Jordan dig goes hi-tech with 3D, x-rays and iPads
September 9, 2011
By Darla Martin Tucker
RIVERSIDE, Calif. – (www.lasierra.edu) In years past, La Sierra University’s archaeologists and their students jotted down on field notebooks and writing tablets the color, size, shape and other details of artifacts dug from the parched soil of Jordan.
But this July, amid the ruins of the university’s long-standing Tall al-‘Umayri excavation on the Madaba Plains, archaeologists walked around the dig area carrying three Apple iPad computers encased in protective covers to keep out the dust. Where ancient civilizations once chronicled their histories on pottery with ink-dipped styluses of wood or reed, archaeologists typed data into the thin, notebook-sized computers describing objects dug from the brown earth; biblical-era ceramic vessels, a lamp, a broken chalice decorated with a face image, farm walls from 150 B.C. They essentially transcribed and preserved the stories of patriarchal peoples in modern digital form. “We’re moving to a paperless dig,” said Doug Clark, professor of biblical studies and archaeology and associate dean of La Sierra’s School of Religion. Use of the iPads is an environmentally friendly way to record information and to allow scholars easier, faster access to research data, Clark said. A former executive director of the American Schools of Oriental Research in Boston, Mass., Clark has excavated major sites on central Jordan’s Madaba Plains since 1973. He currently leads the Tall al-‘Umayri dig.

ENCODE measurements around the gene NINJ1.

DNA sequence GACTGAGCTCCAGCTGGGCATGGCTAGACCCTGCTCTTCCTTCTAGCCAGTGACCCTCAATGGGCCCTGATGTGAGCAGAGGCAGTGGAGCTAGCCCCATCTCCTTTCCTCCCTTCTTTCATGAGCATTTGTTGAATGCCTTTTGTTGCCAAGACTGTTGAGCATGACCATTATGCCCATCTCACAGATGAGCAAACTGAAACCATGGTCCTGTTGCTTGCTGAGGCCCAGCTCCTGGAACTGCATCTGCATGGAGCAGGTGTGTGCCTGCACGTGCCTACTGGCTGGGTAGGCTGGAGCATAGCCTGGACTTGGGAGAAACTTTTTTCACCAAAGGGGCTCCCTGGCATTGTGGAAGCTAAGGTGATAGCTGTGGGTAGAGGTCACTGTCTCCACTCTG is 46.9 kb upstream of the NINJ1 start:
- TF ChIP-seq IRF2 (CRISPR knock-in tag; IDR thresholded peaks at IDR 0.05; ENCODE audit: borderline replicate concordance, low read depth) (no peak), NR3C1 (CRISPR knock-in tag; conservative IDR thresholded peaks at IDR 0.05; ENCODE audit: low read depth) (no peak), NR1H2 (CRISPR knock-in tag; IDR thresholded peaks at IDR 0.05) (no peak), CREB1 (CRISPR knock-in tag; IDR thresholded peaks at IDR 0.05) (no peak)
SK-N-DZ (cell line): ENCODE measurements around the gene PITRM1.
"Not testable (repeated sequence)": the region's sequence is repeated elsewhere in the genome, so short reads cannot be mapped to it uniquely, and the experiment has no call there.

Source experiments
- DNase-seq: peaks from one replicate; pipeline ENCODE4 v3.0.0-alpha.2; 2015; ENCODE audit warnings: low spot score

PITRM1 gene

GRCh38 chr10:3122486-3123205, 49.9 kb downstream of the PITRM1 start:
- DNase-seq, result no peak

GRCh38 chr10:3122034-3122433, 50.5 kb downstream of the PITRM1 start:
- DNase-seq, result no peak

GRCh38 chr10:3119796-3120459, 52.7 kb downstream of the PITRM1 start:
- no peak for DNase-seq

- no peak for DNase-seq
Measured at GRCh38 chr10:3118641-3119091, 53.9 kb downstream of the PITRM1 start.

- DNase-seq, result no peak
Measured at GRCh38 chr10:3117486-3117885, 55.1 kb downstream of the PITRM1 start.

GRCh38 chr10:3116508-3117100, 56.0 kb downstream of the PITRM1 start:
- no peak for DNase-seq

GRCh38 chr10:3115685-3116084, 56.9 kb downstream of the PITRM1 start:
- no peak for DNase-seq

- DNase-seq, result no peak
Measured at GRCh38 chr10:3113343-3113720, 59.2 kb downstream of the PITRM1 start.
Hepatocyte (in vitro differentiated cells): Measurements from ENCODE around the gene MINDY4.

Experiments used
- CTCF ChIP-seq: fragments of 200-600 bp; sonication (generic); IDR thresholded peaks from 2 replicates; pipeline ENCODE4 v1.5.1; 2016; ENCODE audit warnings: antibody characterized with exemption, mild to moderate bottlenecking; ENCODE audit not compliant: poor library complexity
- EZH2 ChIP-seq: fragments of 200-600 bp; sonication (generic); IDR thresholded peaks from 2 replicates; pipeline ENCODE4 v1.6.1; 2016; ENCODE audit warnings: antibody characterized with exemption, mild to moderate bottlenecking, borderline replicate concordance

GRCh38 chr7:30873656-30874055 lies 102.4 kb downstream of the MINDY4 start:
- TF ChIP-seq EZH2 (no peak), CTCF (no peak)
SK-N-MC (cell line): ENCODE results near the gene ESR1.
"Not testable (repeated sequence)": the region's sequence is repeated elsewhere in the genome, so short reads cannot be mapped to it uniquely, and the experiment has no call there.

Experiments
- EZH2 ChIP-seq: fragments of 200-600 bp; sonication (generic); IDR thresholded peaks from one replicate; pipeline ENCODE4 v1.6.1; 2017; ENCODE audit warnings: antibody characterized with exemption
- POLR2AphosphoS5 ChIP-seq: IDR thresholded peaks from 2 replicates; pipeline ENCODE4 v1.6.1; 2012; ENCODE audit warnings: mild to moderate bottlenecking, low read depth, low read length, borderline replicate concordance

The School of Religion offers a minor in archaeology and houses the university’s archaeological endeavors that include biennial excavations in Jordan; the annual Archaeology Discovery Weekend slated this year for Nov.12-13 with a focus on Egypt; and a junior archaeology program for elementary students.
Clark and a group of 10 people from La Sierra and other schools flew to Jordan at the beginning of July to excavate a portion of the Tall al-‘Umayri site in an effort to help a University of Chicago doctoral student gather information for a dissertation. It was an off-season, tightly focused dig outside of La Sierra’s typical dig seasons involving large groups of students and faculty.
The team’s unprecedented use of technology at Tall al-‘Umayri encompassed more than iPad computers. Jennifer Helbley, La Sierra assistant professor of chemistry participated in the excavation by employing a handheld x-ray fluorescent spectrometer. The device can pinpoint various elements in the soil to help distinguish soil layers and features. Researchers can then understand the subtle differences between layers and better interpret use and function. “Normally there’s a very fine distinction between the soil layers, but this device can tell us,” Clark said.